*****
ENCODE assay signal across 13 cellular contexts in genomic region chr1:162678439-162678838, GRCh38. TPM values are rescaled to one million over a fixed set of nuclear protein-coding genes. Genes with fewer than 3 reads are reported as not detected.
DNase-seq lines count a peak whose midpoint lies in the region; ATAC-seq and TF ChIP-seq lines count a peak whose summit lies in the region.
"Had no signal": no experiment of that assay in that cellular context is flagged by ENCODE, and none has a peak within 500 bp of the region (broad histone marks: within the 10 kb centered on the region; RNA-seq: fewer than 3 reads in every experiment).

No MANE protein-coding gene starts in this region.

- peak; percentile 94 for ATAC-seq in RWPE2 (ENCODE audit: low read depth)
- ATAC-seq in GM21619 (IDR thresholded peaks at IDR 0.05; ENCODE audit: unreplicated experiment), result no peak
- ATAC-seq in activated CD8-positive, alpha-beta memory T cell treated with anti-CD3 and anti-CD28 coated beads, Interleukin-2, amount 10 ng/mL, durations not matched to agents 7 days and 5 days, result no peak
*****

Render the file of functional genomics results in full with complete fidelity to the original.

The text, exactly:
ENCODE assay signal across 13 cellular contexts in genomic region chr1:162678439-162678838, GRCh38. TPM values are rescaled to one million over a fixed set of nuclear protein-coding genes. Genes with fewer than 3 reads are reported as not detected.
DNase-seq lines count a peak whose midpoint lies in the region; ATAC-seq and TF ChIP-seq lines count a peak whose summit lies in the region.
"Had no signal": no experiment of that assay in that cellular context is flagged by ENCODE, and none has a peak within 500 bp of the region (broad histone marks: within the 10 kb centered on the region; RNA-seq: fewer than 3 reads in every experiment).

No MANE protein-coding gene starts in this region.

- peak; percentile 94 for ATAC-seq in RWPE2 (ENCODE audit: low read depth)
- ATAC-seq in GM21619 (IDR thresholded peaks at IDR 0.05; ENCODE audit: unreplicated experiment), result no peak
- ATAC-seq in activated CD8-positive, alpha-beta memory T cell treated with anti-CD3 and anti-CD28 coated beads, Interleukin-2, amount 10 ng/mL, durations not matched to agents 7 days and 5 days, result no peak